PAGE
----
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The question I've been set is:
"For encoding blocks of text it is easier to work with strings than numbers, in order to avoid problems with leading zeros.
So, we will need a function like code_digit(n, key) that works with characters instead of numbers.
To that end, write a function code_char(char, key) that works like code_digit(n, key) except that its parameters are characters, both of which are assumed to be in the range ’0’ to ’9’, not integers, and it returns a character.

So for example

>>> code_char('1', '2')    

My Code

def code_char(char, key):
    ichar = int(char)
    ikey = int(key)

That's the furthest I got but the quotation marks aren't there.

>>> code_char('1', '2')

Any help would be appreciated!
code_digit function is as follows:

def code_digit(n, key):
    result = n + key
    mod = result%10
    print (mod)
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closed as not a real question by Frank, bensiu, tc., Neolisk, Jim G. Mar 10 '13 at 3:27

It's difficult to tell what is being asked here. This question is ambiguous, vague, incomplete, overly broad, or rhetorical and cannot be reasonably answered in its current form. For help clarifying this question so that it can be reopened, visit the help center. If this question can be reworded to fit the rules in the help center, please edit the question.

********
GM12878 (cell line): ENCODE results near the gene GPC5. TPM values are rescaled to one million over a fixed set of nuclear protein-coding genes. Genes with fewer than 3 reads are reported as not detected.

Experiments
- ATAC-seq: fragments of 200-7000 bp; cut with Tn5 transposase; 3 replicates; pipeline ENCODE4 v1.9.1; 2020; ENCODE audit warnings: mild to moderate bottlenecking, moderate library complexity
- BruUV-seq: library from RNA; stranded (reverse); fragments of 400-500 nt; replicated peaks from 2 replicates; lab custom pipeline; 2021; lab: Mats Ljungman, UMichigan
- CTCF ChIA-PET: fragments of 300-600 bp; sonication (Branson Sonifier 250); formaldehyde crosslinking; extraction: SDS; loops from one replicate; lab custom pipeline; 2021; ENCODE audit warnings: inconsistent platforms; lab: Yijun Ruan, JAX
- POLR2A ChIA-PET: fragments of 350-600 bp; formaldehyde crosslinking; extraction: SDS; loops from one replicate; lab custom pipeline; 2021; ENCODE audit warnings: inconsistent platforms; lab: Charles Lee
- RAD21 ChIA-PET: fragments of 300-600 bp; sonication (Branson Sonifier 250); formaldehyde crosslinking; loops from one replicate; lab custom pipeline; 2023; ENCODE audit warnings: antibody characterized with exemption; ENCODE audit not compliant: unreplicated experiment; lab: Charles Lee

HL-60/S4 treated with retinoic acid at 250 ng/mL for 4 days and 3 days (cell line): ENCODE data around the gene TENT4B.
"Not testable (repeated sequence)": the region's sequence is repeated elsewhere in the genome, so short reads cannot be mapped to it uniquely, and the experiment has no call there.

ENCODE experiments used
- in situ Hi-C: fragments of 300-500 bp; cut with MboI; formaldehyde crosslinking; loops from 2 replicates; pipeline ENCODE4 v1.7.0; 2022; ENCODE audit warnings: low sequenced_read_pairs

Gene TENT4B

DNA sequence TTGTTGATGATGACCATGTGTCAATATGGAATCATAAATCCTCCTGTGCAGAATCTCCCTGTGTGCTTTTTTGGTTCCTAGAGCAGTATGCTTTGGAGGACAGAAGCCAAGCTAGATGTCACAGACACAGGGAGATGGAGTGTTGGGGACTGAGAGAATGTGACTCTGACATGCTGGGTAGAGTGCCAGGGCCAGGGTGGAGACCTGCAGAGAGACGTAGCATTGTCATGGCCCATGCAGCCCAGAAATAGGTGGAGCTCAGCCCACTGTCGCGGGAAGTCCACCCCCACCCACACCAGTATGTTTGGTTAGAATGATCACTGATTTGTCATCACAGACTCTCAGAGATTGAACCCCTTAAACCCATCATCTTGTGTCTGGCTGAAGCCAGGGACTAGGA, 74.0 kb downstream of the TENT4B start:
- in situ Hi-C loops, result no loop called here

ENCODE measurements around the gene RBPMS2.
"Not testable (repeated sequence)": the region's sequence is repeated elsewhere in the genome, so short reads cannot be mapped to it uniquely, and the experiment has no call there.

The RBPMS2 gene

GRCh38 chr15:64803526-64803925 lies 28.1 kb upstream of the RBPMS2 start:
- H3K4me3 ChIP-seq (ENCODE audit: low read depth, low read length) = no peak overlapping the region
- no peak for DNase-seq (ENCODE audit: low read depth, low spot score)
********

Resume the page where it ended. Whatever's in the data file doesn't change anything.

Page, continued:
1 Answer 1

up vote 0 down vote accepted

You're doing two things wrongly on your code:

  • You're printing the result instead of returning it. Also, printing a chr or str don't add quotation marks around it.
  • You're never converting the result back to a chr or str.

So, your code should be something like this:

def code_char(char, key):
    ichar = int(char)
    ikey = int(key)
    return str(ichar+ikey)


def code_char(char, key):
    ichar = int(char)
    ikey = int(key)
    return chr(ord('0') + ichar+ikey)
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